‘Christian’ Insurance?

It sounds like a scam to me.

“Christians are exempt from insurance mandates,” Niles’ old plan, Medi-Share, says on its website. Sharing ministries are “the only organized health care concept to receive a special exemption from the taxes, penalties and regulations” that the law imposes on insurers, the site says.  Medi-Share members affirm a statement of Christian beliefs and pledge to follow a code that includes no tobacco or illegal drugs, no sex outside of marriage, and no abuse of alcohol or legal medications. Every month, they pay a fixed “share” to cover the medical expenses of members in need. The cost usually is less than private insurance, but it’s not tax deductible. Members use a network of medical providers.  If that seems close to regular health insurance, it’s not, says Michael McRaith, the top insurance regulator in Illinois. “We have seen individuals who buy into a sharing program believing they are paying for a promise, and in fact that is not what they are receiving,” McRaith said.  “There is no promise or certainty this sharing program will pay for health care expenses,” he said.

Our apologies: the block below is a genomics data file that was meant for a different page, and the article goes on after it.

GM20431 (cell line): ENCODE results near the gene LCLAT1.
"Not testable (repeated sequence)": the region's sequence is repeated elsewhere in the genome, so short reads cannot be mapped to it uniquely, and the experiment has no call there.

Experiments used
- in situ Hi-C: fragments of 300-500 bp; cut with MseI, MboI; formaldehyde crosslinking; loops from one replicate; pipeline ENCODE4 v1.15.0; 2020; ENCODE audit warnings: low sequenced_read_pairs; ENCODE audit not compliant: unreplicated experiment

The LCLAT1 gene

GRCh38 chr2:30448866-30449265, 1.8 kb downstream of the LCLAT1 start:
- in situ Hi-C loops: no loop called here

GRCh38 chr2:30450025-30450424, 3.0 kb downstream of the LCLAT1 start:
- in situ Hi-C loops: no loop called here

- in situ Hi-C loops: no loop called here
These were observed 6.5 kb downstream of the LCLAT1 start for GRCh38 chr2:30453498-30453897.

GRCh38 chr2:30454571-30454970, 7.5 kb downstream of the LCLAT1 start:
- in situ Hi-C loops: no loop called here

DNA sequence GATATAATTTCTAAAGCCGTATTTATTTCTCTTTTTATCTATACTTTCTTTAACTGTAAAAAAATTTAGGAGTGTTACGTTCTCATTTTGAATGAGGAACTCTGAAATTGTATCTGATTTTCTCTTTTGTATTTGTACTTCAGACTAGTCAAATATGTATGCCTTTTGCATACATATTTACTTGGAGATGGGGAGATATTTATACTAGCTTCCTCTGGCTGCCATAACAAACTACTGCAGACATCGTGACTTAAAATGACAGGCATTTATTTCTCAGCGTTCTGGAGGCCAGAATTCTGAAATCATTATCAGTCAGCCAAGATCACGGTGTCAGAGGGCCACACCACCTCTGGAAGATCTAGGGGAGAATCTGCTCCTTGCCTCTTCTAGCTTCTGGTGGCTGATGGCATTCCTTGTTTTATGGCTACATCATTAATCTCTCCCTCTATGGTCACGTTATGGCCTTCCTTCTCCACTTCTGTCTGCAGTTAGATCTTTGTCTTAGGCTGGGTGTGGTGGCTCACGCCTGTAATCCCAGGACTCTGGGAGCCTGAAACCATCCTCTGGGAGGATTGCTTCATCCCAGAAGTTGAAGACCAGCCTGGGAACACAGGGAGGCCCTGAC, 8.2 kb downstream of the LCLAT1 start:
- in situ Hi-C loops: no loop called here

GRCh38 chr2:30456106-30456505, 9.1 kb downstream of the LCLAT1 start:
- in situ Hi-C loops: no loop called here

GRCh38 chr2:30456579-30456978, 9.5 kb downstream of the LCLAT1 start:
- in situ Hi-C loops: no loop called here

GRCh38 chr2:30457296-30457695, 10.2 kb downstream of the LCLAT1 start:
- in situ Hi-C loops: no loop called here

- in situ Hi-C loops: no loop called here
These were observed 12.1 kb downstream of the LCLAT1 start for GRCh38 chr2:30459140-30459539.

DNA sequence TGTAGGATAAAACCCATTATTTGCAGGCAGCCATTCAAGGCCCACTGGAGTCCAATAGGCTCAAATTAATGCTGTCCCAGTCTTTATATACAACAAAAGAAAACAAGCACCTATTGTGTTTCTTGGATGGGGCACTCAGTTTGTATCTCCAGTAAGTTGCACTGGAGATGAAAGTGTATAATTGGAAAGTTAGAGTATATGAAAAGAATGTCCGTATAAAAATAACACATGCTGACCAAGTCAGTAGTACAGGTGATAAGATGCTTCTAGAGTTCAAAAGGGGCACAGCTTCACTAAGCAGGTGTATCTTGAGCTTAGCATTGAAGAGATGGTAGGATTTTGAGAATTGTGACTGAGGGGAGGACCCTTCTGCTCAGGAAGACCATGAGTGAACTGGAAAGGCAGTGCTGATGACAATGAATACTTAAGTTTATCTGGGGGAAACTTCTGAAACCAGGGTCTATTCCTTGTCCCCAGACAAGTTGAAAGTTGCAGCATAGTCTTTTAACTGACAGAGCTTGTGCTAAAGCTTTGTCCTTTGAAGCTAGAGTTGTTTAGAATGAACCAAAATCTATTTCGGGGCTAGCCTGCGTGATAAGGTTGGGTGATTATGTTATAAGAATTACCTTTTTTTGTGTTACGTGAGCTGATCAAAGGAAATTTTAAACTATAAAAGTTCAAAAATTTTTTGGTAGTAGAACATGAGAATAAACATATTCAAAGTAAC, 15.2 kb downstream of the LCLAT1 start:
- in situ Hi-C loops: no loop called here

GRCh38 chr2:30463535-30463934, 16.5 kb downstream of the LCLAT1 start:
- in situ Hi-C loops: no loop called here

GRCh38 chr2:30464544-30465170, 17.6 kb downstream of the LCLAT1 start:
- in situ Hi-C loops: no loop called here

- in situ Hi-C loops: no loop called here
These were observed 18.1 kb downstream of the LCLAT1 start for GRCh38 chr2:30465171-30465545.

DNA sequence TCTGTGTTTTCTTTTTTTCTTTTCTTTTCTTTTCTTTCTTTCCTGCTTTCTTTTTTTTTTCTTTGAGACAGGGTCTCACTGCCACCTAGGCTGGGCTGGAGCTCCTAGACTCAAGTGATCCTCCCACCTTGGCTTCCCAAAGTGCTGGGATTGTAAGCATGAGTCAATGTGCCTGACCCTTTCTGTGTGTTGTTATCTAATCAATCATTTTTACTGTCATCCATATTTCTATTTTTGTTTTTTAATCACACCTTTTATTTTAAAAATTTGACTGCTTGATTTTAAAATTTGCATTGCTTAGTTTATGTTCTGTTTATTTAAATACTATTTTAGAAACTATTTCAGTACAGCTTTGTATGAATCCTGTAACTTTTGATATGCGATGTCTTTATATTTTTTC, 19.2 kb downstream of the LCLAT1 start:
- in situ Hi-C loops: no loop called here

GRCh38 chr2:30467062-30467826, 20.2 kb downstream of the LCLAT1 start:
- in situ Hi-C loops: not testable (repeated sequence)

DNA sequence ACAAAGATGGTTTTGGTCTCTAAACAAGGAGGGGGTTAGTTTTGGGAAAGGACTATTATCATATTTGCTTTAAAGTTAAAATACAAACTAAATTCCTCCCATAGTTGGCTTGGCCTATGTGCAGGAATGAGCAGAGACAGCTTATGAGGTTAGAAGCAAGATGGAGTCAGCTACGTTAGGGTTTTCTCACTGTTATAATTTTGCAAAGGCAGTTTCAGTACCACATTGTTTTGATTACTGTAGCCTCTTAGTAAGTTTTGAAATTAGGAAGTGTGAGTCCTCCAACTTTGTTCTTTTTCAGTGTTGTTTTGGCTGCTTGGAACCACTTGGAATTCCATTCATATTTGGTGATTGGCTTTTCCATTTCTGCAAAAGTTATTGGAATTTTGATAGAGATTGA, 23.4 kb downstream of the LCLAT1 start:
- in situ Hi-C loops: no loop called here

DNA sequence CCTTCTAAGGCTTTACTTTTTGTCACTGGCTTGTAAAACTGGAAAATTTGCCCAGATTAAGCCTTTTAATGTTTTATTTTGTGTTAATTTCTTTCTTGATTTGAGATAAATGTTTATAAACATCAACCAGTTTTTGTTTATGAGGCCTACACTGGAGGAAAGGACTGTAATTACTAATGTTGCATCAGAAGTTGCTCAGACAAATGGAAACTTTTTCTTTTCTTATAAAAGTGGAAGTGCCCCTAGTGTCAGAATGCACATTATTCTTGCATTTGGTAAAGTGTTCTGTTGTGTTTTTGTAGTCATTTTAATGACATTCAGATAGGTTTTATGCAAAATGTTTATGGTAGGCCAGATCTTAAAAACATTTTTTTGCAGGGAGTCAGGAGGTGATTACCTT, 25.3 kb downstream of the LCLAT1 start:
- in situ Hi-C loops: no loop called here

So let me see if I have this right.  Christian buy ‘insurance’ that may or may not cover them and because it’s ‘Christian’ it’s exempt from health-care mandates?  That makes no sense at all.  None.  Zero.  Who’s falling for this?  Is it advertised on Craigslist or something, right next to the Nigerian Mail Scam section?

Craziness abounds and the almighty dollar drives virtually every decision.

2 thoughts on “‘Christian’ Insurance?

  1. Tim Bulkeley

    It could be a scam, it could even be advertised on Craig’s List, but it looks to me like a smart attempt to use principles of caring for each other and sharing resources to bypass the big insurance companies.

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